Natalie North, Saanich News, October 31, 2012Social service workers in Greater Victoria were the latest to take part in a provincewide rotating strike in an attempt to gain higher wages and improved working conditions.
Picket lines were up at Community Living Victoria in Saanich on Tuesday, while members of the Hospital Employees’ Union at day programs at Crossroads Human Services in Langford and Kardel Consulting Services in Vic West were also off the job.
Staff maintained essential service levels and the job action didn't affect residential care homes. The day programs affected related to independent living and employment counselling.
The groups that picketed are two of 10 social services employees unions which comprise the 15,000-member-strong Community Social Services Bargaining Association. The association includes members of the B.C. Government and Service Employees’ Union, the Canadian Union of Public Employees and the HEU.
“They’ve been at the bargaining table almost constantly for three years, including since February of this year and at this point, six-to-eight months later, (the Community Social Services Employers’ Association) haven’t even made a wage offer,” said Bob Wilson, HEU bargaining spokesperson.
In 2002, the starting wage for a front-line worker in the sector, such as a group home worker who is responsible for cooking and providing nursing care, was $16.83 per hour. Today the wage sits at $15.54. The association is asking for a three per cent wage increase each year – about $20 more each week for full-time workers – for a total six per cent over the course of the two-year contract.
“(Community Social Services employees) figure they’ve given back enough over the last 10 years and it’s time for them to receive a fair wage increase for what they do,” Wilson said. “They have a lot of families’ support in this because the whole sector is underfunded … We feel we have some catching up to do.”
“They have made no offer at this point, eight months into the negotiation,” Wilson said.
Gentil Mateus, chief executive officer of the Community Social Service Employers’ Association, said so far the bargaining process has been respectful and constructive, despite making little headway on the top issue of wages.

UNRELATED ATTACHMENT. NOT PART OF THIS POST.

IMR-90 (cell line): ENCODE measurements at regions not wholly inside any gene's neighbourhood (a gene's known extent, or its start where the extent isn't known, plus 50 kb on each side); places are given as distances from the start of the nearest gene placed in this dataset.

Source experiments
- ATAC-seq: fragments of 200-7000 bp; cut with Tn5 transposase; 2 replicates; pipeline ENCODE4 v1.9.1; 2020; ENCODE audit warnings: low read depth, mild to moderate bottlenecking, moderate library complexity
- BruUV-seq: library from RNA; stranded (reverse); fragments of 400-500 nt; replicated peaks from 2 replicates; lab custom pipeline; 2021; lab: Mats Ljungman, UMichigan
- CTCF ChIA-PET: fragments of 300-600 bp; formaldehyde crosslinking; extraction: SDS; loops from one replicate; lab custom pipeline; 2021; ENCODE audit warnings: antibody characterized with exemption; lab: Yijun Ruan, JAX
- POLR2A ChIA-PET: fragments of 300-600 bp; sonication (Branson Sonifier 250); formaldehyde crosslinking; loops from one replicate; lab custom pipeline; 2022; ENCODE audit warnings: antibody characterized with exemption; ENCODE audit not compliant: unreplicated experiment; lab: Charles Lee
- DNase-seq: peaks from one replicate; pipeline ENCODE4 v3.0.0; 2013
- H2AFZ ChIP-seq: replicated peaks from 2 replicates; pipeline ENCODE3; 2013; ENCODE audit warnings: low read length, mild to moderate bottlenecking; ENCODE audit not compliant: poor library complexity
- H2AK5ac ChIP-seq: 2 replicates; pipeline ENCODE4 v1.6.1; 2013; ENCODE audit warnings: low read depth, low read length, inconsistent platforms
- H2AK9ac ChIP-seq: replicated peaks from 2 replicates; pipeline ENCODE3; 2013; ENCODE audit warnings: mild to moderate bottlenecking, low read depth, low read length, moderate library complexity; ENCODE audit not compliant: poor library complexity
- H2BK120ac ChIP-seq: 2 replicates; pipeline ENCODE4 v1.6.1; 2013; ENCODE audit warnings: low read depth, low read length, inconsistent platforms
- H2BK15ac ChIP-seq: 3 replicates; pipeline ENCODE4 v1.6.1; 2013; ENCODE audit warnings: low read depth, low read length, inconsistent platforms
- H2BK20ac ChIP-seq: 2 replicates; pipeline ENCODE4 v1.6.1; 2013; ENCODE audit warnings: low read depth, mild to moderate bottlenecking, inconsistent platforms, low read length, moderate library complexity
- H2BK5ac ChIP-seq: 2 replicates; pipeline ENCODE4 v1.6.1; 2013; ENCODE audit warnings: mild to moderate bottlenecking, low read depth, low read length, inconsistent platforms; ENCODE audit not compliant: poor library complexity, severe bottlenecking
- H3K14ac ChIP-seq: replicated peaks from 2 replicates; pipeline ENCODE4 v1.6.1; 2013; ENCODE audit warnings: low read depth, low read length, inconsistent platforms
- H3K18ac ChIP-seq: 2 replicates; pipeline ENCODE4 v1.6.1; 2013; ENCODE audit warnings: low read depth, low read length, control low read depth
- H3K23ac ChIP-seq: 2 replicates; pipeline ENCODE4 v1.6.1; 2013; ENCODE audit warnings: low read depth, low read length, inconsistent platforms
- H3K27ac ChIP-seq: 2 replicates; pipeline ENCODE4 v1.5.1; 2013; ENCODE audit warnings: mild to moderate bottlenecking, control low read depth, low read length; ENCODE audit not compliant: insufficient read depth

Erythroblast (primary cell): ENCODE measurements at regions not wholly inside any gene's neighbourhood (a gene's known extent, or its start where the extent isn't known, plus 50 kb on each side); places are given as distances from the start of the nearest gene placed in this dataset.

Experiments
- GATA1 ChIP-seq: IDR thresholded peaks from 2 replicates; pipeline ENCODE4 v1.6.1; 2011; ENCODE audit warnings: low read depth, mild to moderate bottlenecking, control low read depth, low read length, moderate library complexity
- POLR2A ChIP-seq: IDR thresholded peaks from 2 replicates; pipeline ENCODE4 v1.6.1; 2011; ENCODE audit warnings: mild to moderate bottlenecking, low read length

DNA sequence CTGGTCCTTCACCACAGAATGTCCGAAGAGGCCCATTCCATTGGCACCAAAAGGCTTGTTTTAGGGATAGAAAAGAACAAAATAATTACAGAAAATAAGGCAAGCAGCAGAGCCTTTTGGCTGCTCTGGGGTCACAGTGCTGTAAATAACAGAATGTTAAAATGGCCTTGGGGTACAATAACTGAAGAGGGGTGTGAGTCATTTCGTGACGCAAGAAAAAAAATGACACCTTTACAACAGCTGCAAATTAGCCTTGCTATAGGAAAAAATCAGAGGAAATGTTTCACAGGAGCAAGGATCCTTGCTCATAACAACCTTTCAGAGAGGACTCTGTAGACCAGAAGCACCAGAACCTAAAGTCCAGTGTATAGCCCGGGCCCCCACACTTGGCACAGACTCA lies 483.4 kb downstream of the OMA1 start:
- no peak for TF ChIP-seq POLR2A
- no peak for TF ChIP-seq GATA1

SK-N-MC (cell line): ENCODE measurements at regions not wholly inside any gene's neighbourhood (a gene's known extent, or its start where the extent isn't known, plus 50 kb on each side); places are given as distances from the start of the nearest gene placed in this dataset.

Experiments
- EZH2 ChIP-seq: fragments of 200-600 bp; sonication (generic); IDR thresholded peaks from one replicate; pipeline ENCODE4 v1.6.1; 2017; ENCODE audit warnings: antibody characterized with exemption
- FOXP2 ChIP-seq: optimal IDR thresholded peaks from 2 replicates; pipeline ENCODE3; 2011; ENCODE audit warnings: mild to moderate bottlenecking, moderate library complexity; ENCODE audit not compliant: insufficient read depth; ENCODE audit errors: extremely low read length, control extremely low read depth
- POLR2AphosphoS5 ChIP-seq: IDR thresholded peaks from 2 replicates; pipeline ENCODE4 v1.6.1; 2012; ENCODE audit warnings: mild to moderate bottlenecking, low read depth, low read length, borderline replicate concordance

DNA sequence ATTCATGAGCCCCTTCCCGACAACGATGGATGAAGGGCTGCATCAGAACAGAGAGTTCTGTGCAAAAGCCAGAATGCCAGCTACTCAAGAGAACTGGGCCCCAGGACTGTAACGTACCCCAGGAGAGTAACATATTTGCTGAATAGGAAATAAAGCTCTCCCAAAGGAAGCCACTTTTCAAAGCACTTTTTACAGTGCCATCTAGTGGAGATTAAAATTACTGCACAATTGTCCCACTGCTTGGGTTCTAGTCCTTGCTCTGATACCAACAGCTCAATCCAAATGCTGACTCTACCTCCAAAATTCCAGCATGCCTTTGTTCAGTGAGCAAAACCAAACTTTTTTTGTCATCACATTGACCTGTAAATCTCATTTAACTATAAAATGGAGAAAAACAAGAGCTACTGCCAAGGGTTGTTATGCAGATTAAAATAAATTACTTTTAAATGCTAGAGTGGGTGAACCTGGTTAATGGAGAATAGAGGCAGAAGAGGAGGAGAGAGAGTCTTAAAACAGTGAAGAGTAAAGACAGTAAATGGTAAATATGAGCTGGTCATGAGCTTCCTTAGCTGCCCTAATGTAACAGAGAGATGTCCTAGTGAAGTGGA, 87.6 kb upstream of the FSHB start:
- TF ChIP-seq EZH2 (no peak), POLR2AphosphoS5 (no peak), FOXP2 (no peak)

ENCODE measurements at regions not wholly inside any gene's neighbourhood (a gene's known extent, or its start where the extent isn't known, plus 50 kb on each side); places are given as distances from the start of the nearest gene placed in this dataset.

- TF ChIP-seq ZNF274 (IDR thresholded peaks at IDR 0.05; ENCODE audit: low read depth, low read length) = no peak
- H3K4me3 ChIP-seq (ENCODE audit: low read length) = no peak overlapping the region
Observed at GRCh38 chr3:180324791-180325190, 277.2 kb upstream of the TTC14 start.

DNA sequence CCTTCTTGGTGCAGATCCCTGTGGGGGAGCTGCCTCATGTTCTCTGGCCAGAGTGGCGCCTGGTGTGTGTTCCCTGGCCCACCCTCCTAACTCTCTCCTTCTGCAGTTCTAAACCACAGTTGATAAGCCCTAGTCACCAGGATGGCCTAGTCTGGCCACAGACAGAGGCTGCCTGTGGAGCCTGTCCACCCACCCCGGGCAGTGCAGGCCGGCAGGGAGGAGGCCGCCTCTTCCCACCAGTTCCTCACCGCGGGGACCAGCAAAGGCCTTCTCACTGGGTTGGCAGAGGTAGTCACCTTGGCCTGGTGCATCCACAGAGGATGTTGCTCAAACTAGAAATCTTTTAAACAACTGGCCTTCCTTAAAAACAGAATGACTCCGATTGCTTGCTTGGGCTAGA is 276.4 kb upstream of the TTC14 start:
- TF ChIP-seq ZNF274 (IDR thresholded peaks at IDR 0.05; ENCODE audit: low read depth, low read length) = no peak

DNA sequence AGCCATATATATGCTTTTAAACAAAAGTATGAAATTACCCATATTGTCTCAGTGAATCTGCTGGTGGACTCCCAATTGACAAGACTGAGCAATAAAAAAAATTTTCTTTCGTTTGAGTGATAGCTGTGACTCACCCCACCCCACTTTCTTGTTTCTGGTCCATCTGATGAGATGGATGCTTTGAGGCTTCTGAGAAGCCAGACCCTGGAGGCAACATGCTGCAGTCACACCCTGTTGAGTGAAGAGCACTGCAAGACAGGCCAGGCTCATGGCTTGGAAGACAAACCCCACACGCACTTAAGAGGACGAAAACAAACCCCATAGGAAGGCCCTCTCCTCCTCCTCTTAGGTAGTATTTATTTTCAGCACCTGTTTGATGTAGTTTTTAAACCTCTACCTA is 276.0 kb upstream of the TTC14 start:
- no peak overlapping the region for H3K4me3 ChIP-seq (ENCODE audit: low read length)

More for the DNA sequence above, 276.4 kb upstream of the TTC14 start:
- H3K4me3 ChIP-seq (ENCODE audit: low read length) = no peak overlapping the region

“The challenge we face under the mandate any money that’s generated for wage increases has to come from savings or efficiencies from within the sector," Mateus said. "That’s very challenging for this sector because unlike the majority of other sectors, we realized most of our efficiencies in 2003."
While wages are the No. 1 concern, the unions hope to settle other concessions, such as the ability to transfer between agencies and maintain seniority in an effort to retain qualified workers, Wilson noted.
“If government put $25 to $30 million on the table, we’d have a deal next week,” he said. “Even though compared to a lot of the bargaining going on, 15,000 is a fairly small sector, we feel this group deserves more than the others.”
“Some wage increases are possible. The question is how much and where’s the money going to come from?” he said.
Cuts to benefits and savings generated through work safety related costs may be the source of additional funds, Mateus said.
Rotating strikes began last week and will continue throughout the province in the days to come.
Health Sciences Association of BC
Community social services professionals at three agencies that support children and adults with developmental disabilities and provide numerous other community services will be on strike tomorrow in Coquitlam and Port Coquitlam. Striking workers will be protesting outside BC MLA Douglas Horne's office at 130 Brew Street, Port Moody on Thursday, November 1 from 10:30am to 1pm. Their message to the BC Liberal government: stop putting vulnerable families last!
Since 2004, the BC Liberal government has slashed $300 million in funding for programs that support the developmentally disabled, vulnerable women, at-risk youth, and children and infants in community-based programs across the province.
The following Tri-Cities not-for profit community agencies will be on strike and behind picket lines tomorrow:
SHARE Family & Community Services Society -- 25 King Edward Street, Coquitlam, BC - is a non-profit community based organization providing programs in response to the social needs of the residents of the Tri-Cities, New Westminster and adjacent communities. These workers are represented by the Health Sciences Association of BC (HSA).
On Nov 1, HSA members should gather at job action headquarters at 9:30am:Community Integration Services Society - 2175 Mary Hill Road, Port Coquitlam, BC - offers day programs for adults with developmental disabilities and mental health issues. The 40 CISS life skill workers at CISS are members of the BC Government and Service Employees' Union (BCGEU).
2145 Mary Hill Road, Port Coquitlam
Job action HQ phone: 604.833.2894
You must sign in at job action headquarters to receive job action pay.
Community Ventures Society - #200 - 1024 Ridgeway Ave., Coquitlam, BC -- supports children and adults with developmental disabilities. CVS workers are represented by CUPE BC.
Picket lines will be up at CLV -- 3861 Cedar Hill Cross Road -- from 8am until 5pm.
Community social service workers have faced a decade of declining wages. The current starting wage for a residential care worker is $15.54 an hour. In 2002, it was $16.83. Factoring in inflation, that's a 22 percent wage cut.
There are 15,000 unionized workers in the community social services sector, represented by BCGEU, HSA, CUPE, HEU, and five other unions, which together make up the Community Social Services Bargaining Association.
Essential services levels are being maintained.